On Tuesday, June 10, the House Financial Services Committee held a markup to discuss several bills designed to promote greater transparency and accountability at the CFPB. In his opening statement, Chairman Hensarling characterized the CFPB as a “uniquely unaccountable agency,” and emphasized that “regardless of how noble a purpose an agency may have, it does not mean that it is not in need of accountability and transparency.” The full Committee discussed the bills and made the following changes and resolutions:
- H.R. 3389, the CFPB Slush Find Elimination Act of 2013, mandates that civil money penalties paid by CFPB targets be remitted to the Treasury. The bill was amended to restrict the use of civil penalties for the sole purpose of compensating harmed consumers and not for any other agency functions, and was passed by a recorded vote. Some Committee members vigorously criticized the bill as undermining the CFPB’s efforts to promote financial literacy. In response, Chairman Hensarling argued that the restriction was necessary to eliminate the CFPB’s use of these funds for operating costs in addition to its budget, and thus curtailing “a dangerous practice which creates a perverse incentive” for the agency.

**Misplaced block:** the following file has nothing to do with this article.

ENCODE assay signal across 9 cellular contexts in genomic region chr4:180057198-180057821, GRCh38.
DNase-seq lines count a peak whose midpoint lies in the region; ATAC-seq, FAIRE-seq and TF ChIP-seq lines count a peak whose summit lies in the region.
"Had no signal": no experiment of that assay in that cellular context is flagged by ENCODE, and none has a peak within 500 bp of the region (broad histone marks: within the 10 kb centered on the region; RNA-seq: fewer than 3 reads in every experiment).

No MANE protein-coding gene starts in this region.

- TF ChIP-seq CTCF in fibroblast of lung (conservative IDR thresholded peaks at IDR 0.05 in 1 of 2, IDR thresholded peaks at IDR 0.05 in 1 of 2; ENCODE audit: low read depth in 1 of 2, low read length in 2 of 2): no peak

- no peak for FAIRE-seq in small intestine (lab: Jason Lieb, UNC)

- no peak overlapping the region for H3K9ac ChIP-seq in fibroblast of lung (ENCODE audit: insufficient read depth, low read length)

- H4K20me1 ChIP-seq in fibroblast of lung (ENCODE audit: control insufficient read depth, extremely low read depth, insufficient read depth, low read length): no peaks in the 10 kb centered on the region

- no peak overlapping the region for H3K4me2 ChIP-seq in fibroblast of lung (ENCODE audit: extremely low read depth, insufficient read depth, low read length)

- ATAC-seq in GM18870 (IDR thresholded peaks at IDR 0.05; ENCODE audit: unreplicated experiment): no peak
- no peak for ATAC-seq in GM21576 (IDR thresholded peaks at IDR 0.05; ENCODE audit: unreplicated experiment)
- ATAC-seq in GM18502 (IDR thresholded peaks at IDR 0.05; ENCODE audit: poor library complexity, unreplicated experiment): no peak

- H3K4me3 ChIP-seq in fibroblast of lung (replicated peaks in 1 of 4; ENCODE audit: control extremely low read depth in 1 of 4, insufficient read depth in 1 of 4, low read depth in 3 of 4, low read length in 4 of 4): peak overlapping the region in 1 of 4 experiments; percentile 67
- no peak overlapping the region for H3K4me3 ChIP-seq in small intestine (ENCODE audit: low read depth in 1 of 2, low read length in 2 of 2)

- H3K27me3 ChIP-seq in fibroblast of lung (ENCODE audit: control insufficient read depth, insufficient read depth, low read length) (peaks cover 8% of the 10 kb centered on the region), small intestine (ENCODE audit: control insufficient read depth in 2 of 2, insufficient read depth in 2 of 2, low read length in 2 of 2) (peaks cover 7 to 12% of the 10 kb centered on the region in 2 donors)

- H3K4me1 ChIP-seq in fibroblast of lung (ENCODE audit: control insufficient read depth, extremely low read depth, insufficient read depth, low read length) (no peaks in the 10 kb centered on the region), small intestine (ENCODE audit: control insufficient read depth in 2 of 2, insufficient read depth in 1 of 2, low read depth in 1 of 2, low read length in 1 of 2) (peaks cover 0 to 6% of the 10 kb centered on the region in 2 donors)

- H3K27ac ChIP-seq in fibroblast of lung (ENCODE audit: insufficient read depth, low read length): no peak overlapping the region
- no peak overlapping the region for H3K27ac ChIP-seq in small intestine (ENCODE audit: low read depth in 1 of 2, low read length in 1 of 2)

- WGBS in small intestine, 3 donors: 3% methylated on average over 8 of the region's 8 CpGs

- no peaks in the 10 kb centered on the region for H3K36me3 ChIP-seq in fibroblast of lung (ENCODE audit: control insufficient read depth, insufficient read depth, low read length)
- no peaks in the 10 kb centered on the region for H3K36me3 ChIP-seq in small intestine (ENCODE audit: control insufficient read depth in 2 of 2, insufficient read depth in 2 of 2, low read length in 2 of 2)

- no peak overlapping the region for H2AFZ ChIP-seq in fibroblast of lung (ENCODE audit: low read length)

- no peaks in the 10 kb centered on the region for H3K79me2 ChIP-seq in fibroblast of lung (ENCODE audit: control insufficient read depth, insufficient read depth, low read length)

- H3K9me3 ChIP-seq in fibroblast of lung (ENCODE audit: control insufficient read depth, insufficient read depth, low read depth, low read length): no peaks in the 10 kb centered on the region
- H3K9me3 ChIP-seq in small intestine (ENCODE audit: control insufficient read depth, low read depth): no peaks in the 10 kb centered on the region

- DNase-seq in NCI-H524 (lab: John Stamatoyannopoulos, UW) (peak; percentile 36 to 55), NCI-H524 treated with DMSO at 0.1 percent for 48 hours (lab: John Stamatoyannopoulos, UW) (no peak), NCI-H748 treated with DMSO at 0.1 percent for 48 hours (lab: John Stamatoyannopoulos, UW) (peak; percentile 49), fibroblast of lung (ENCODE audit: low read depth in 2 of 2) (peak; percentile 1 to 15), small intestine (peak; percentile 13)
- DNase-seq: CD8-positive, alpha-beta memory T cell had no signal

- H.R. 4604, the CFPB Data Collection Security Act, was passed by a recorded vote. The bill would allow consumers to opt out of the CFPB’s data collection and would restrict the agency’s data-handling methods, by creating a 60-day limitation on agency-held data, requiring “confidential” security clearance for employees who will be accessing the data, and mandating one year of free credit monitoring for consumers in the event of a data breach. The objective of the bill, as explained by Rep. Westmoreland (R-GA), is to make the CFPB, an agency unaccountable either to the President or the Congress, accountable to consumers. Rep. Duffy (R-WI) analogized the CFPB to the National Security Agency (NSA) in the vastness of personal data collected, and suggested that this bill will help prevent NSA-like unauthorized collection of private information in the future.